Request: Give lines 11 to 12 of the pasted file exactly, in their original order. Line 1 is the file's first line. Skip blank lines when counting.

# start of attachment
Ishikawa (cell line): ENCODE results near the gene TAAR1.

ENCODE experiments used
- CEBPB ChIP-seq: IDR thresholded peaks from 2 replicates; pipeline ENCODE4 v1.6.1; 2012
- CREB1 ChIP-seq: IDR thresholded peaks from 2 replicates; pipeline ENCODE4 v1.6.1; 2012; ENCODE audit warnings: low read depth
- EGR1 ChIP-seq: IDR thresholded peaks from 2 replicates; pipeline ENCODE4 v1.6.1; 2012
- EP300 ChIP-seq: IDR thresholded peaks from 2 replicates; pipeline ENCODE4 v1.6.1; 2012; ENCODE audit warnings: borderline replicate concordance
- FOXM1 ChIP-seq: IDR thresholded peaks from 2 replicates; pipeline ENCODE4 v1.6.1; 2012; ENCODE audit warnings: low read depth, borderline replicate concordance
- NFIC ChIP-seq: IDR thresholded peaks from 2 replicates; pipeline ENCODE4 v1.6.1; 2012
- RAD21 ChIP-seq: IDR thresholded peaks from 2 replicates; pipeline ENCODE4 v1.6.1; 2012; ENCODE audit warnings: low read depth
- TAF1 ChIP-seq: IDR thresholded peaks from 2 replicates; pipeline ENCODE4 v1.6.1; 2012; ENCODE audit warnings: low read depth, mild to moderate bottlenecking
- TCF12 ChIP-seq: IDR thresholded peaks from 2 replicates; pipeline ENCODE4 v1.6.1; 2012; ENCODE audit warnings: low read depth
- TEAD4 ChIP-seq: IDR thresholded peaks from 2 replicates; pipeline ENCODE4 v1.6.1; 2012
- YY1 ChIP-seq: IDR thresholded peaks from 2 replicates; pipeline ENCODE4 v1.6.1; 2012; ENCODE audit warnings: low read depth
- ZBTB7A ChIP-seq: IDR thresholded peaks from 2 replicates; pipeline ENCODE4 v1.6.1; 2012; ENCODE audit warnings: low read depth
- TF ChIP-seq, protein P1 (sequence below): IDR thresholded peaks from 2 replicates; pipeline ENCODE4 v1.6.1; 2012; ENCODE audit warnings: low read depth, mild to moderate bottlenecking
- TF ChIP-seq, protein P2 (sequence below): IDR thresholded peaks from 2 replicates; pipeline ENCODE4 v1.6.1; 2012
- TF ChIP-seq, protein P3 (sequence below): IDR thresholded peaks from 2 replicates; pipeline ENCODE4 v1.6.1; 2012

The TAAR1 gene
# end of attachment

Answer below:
- TCF12 ChIP-seq: IDR thresholded peaks from 2 replicates; pipeline ENCODE4 v1.6.1; 2012; ENCODE audit warnings: low read depth
- TEAD4 ChIP-seq: IDR thresholded peaks from 2 replicates; pipeline ENCODE4 v1.6.1; 2012